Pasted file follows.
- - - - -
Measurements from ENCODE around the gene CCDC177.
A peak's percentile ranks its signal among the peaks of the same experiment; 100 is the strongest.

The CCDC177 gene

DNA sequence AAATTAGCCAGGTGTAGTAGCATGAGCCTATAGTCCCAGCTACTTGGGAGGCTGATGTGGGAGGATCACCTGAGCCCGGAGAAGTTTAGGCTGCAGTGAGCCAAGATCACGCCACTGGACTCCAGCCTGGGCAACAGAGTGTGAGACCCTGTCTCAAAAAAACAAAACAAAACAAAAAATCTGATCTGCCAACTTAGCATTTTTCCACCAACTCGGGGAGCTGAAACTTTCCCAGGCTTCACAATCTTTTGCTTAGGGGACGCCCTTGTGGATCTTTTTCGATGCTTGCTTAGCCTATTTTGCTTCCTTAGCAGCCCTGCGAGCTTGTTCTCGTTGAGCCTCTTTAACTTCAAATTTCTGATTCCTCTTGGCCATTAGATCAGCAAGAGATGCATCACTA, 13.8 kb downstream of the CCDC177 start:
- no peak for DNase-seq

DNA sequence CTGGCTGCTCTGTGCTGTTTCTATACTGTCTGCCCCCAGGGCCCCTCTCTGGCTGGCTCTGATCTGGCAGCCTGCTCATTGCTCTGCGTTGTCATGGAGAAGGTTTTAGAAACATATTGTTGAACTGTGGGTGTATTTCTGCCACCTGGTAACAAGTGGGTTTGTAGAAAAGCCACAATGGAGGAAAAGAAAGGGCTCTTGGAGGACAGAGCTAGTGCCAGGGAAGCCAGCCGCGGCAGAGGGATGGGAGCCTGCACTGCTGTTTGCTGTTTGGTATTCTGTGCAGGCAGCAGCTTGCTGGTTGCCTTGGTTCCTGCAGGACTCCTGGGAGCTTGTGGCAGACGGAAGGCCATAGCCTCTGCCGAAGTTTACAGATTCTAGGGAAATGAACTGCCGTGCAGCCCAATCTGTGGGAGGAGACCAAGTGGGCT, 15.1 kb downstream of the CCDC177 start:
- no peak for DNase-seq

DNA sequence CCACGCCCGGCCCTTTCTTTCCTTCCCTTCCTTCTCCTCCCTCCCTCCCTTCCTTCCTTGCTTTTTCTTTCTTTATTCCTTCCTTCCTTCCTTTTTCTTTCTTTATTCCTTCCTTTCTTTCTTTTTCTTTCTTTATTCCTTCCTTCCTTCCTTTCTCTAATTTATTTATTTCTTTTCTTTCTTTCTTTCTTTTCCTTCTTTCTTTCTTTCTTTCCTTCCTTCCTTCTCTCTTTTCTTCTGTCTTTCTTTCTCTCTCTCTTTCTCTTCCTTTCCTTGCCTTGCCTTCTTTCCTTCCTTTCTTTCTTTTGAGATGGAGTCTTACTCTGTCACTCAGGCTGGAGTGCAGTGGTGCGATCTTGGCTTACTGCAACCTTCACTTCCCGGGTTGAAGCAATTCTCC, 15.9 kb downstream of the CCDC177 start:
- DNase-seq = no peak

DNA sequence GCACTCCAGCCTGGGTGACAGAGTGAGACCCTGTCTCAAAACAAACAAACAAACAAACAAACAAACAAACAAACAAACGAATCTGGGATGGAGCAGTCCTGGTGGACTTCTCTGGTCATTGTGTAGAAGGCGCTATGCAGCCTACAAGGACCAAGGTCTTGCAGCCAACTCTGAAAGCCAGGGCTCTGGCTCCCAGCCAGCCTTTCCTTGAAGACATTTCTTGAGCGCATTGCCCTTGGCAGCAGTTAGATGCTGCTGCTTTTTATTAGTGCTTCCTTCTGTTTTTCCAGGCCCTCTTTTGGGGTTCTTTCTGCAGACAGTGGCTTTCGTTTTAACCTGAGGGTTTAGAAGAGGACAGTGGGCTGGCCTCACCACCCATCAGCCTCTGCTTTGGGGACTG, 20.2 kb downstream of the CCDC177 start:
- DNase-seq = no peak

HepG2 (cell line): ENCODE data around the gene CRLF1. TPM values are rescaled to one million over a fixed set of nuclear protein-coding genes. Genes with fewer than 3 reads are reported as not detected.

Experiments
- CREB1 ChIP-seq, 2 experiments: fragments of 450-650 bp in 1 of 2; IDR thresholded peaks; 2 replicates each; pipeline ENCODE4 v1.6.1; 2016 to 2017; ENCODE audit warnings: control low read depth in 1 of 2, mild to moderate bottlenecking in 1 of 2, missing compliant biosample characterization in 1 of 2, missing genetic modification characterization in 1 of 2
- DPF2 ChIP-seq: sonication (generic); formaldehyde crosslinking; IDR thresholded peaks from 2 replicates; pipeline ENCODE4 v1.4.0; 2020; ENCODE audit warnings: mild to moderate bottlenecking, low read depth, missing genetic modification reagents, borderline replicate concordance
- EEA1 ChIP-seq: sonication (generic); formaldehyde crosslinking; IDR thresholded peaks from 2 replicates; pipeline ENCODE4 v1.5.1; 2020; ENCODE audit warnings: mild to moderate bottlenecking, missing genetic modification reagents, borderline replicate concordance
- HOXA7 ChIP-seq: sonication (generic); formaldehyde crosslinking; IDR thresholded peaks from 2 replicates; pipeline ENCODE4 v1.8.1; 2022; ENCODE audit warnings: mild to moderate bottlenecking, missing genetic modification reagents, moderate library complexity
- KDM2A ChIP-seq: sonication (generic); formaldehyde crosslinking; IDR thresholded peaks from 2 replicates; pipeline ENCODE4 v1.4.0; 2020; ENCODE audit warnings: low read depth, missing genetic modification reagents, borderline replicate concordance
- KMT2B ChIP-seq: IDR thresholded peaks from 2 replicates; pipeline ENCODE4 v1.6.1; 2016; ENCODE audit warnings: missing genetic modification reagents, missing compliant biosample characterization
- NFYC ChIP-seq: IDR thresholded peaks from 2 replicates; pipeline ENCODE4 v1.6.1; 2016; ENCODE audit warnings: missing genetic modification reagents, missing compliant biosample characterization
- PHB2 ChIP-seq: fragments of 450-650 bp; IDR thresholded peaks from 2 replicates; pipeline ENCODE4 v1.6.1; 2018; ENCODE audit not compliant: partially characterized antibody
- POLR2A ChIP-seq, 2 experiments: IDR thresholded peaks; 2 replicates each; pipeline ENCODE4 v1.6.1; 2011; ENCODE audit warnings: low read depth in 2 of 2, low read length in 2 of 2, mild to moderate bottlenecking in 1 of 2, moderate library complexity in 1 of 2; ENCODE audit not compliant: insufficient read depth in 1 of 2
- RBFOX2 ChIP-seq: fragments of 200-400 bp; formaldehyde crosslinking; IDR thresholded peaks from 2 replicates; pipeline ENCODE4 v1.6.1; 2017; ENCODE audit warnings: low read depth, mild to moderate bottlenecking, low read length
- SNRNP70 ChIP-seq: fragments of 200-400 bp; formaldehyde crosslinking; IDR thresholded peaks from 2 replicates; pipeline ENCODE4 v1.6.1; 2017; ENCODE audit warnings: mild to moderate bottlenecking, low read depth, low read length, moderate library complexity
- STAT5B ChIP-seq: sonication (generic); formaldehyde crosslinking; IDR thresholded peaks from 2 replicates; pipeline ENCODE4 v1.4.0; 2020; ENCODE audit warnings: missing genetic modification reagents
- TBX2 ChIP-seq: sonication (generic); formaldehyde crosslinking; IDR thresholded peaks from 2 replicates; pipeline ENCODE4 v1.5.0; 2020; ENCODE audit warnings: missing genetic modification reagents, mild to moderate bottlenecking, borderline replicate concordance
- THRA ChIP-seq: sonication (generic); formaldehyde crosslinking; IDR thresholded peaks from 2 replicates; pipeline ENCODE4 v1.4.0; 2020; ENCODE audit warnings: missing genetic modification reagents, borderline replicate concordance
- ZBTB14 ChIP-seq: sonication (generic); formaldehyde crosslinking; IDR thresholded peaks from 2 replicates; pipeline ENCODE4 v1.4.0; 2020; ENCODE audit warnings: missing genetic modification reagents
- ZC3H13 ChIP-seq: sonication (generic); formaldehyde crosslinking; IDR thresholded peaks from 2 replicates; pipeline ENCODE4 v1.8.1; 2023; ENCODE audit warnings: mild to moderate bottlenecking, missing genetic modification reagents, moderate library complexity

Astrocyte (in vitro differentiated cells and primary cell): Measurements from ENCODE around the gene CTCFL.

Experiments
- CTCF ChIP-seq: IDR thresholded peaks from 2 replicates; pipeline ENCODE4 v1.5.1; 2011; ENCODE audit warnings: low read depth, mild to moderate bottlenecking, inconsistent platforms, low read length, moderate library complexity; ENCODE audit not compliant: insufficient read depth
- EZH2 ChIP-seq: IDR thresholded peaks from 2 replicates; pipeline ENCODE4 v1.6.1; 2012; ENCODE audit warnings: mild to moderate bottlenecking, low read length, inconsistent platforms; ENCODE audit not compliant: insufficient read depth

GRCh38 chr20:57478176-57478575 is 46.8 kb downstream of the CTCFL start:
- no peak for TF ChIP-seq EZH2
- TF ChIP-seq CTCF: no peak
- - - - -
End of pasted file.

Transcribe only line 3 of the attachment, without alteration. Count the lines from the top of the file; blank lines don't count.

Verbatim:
The CCDC177 gene